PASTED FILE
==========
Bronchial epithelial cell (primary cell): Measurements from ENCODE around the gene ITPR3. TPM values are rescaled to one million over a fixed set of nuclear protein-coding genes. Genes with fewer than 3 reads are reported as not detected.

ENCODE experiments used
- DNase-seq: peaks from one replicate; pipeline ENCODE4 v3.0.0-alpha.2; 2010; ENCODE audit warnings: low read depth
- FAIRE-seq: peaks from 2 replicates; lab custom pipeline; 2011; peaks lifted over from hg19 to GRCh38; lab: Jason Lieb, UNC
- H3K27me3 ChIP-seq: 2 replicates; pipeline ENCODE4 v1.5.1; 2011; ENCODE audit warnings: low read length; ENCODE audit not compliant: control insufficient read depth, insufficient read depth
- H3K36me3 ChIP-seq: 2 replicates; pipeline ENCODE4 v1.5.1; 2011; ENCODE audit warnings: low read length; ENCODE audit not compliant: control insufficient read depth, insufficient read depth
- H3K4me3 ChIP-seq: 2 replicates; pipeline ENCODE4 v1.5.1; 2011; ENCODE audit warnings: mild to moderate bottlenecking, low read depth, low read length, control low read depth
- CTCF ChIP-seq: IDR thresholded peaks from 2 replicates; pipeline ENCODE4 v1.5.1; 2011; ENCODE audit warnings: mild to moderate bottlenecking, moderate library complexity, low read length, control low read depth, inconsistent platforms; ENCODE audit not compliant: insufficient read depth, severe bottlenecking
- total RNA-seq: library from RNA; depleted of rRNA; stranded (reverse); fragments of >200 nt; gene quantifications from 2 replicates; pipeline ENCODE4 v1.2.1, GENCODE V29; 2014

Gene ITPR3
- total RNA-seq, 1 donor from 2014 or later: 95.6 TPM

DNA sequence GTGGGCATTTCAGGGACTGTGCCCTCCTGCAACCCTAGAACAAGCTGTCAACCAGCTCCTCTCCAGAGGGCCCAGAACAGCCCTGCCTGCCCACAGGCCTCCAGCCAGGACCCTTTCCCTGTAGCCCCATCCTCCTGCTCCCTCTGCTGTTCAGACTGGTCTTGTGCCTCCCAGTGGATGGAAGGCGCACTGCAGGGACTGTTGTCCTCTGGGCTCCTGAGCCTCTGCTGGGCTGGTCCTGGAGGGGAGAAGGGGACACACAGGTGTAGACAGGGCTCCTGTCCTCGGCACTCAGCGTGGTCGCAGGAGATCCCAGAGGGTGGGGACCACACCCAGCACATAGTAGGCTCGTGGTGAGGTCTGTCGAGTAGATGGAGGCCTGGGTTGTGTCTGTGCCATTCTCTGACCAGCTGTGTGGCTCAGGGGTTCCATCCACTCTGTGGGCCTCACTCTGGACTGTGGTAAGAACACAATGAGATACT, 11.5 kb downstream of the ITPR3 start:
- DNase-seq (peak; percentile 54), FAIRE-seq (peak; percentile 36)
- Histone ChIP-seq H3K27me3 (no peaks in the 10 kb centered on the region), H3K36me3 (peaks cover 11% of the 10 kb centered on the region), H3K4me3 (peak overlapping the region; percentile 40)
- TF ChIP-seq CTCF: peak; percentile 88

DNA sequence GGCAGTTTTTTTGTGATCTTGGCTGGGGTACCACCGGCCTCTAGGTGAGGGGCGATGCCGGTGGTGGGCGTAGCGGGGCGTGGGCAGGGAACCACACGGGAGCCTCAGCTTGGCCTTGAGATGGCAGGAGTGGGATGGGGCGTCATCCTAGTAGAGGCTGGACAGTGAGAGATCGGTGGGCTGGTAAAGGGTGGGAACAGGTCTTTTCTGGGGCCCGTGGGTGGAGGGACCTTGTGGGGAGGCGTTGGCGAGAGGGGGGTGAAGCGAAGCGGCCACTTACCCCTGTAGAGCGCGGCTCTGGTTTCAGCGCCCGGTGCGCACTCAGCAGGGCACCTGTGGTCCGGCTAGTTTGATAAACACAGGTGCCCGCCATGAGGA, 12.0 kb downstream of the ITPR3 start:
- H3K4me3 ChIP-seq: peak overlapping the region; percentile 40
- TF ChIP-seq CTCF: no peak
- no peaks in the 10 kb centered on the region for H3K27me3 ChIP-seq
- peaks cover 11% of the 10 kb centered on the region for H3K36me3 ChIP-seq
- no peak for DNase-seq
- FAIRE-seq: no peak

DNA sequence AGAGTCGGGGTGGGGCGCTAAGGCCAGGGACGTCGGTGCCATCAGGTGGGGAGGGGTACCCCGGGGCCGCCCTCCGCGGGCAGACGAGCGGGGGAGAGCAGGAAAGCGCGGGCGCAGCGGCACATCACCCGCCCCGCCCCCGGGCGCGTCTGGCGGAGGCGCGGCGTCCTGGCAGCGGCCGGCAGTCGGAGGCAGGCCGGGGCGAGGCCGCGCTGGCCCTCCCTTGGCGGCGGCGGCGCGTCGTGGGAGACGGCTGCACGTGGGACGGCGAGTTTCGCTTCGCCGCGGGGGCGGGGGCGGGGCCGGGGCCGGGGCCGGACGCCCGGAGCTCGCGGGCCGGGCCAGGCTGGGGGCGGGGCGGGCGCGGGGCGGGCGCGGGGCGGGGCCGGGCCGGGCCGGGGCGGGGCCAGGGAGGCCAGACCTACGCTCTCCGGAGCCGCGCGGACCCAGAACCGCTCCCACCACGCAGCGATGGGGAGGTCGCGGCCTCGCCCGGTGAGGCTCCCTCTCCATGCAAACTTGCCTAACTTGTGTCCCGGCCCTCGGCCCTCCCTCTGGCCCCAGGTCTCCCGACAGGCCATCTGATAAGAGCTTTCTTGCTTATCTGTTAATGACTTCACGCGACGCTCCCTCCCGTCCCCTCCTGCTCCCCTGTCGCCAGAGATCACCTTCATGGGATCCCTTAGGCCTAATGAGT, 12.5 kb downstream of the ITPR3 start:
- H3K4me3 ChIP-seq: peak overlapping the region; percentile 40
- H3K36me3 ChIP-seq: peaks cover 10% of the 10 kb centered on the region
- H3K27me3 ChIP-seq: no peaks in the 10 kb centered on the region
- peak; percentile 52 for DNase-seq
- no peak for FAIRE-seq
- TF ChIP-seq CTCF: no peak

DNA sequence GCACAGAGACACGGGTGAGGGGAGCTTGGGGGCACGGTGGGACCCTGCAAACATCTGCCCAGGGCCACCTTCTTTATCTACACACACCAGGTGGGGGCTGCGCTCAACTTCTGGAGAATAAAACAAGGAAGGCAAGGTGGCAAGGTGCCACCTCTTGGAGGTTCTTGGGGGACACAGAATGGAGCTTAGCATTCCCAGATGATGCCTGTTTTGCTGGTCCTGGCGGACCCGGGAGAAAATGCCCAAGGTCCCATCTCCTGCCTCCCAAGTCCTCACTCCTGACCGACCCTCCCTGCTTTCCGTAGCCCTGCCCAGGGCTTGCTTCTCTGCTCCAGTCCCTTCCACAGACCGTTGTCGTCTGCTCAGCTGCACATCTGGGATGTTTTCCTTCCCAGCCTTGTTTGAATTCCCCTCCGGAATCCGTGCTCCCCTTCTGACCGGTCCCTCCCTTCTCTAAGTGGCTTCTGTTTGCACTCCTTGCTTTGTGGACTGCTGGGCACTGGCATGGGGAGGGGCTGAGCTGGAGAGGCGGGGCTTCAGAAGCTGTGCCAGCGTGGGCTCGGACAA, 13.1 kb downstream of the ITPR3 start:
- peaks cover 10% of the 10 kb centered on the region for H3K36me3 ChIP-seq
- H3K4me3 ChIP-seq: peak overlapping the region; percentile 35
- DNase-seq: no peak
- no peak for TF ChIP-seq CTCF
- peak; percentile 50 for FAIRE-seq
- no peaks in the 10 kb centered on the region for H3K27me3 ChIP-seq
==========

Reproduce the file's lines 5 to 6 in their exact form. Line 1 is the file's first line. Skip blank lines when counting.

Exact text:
- H3K27me3 ChIP-seq: 2 replicates; pipeline ENCODE4 v1.5.1; 2011; ENCODE audit warnings: low read length; ENCODE audit not compliant: control insufficient read depth, insufficient read depth
- H3K36me3 ChIP-seq: 2 replicates; pipeline ENCODE4 v1.5.1; 2011; ENCODE audit warnings: low read length; ENCODE audit not compliant: control insufficient read depth, insufficient read depth